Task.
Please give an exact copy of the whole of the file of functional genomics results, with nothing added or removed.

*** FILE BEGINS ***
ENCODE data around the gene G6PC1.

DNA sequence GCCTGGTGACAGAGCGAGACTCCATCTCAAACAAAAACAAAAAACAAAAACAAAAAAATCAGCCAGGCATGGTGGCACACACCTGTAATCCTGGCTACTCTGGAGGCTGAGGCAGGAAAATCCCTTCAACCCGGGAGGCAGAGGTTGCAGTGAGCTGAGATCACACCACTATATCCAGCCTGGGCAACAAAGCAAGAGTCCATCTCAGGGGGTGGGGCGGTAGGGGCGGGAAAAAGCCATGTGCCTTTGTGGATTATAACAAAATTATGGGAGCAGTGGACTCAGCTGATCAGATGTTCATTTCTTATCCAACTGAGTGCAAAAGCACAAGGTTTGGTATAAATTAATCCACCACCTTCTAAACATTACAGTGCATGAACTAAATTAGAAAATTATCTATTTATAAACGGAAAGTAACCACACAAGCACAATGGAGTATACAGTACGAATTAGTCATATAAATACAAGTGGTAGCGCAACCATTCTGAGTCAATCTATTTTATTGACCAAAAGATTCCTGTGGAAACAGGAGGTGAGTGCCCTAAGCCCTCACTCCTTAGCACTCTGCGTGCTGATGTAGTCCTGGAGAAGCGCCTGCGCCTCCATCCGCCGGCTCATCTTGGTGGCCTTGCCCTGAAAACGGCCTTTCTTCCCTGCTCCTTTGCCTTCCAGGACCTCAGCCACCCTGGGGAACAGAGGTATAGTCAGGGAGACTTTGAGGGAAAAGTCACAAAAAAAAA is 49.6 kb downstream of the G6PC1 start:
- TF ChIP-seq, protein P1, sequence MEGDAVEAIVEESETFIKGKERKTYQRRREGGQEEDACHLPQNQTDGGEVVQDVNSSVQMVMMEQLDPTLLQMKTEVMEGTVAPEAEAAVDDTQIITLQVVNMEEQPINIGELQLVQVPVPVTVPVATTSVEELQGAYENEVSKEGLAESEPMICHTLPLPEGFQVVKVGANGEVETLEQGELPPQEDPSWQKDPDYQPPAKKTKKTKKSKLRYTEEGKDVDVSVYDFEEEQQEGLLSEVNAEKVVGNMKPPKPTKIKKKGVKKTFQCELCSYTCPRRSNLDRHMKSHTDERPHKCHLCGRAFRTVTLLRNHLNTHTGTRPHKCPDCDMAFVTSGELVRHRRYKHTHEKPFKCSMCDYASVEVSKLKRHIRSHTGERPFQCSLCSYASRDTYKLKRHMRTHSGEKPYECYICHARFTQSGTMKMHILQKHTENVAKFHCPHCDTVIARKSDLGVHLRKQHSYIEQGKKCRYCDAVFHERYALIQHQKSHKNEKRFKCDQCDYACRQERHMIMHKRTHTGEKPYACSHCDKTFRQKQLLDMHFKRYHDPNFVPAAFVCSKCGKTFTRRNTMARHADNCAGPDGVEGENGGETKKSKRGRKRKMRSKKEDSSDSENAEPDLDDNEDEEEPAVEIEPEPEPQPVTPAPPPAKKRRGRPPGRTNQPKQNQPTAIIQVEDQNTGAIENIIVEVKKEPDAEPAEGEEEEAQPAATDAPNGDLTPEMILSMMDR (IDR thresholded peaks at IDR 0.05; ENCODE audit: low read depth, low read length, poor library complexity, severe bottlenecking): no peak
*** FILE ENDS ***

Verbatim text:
ENCODE data around the gene G6PC1.

DNA sequence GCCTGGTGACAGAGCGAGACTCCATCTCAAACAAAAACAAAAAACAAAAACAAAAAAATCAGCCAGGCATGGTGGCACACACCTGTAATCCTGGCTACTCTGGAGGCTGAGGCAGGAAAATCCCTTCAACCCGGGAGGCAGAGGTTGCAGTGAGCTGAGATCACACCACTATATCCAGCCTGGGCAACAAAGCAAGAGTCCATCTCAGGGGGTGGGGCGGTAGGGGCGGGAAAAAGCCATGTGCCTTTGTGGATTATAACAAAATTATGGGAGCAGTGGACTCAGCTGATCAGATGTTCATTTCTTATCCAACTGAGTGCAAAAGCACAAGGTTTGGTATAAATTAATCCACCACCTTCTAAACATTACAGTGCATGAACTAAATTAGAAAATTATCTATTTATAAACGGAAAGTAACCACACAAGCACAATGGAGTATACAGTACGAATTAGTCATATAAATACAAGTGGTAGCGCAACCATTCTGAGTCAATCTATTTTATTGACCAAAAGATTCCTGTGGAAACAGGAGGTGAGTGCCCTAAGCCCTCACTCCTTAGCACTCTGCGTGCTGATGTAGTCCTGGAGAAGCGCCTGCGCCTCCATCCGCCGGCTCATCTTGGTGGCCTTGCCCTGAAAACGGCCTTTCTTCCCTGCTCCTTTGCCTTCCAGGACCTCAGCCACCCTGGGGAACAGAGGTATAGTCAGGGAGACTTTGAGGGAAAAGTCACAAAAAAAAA is 49.6 kb downstream of the G6PC1 start:
- TF ChIP-seq, protein P1, sequence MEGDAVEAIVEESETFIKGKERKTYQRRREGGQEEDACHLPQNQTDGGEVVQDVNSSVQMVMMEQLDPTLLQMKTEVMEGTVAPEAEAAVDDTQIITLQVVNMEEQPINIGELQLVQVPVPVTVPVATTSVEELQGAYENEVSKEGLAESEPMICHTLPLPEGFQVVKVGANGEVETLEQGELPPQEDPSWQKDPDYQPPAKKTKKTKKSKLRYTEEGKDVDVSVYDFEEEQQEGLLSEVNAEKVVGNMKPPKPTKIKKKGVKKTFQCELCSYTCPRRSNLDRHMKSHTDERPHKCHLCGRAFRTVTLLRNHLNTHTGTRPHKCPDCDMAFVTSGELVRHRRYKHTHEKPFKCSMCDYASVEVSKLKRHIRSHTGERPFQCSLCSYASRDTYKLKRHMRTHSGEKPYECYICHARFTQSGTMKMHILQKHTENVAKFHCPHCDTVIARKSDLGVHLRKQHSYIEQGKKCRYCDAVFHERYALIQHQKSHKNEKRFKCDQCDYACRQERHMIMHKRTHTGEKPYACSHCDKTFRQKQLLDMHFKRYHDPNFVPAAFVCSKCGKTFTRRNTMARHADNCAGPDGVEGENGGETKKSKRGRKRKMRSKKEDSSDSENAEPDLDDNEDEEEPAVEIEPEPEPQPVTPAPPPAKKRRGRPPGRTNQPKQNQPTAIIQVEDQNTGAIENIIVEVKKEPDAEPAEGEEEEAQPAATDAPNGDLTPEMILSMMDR (IDR thresholded peaks at IDR 0.05; ENCODE audit: low read depth, low read length, poor library complexity, severe bottlenecking): no peak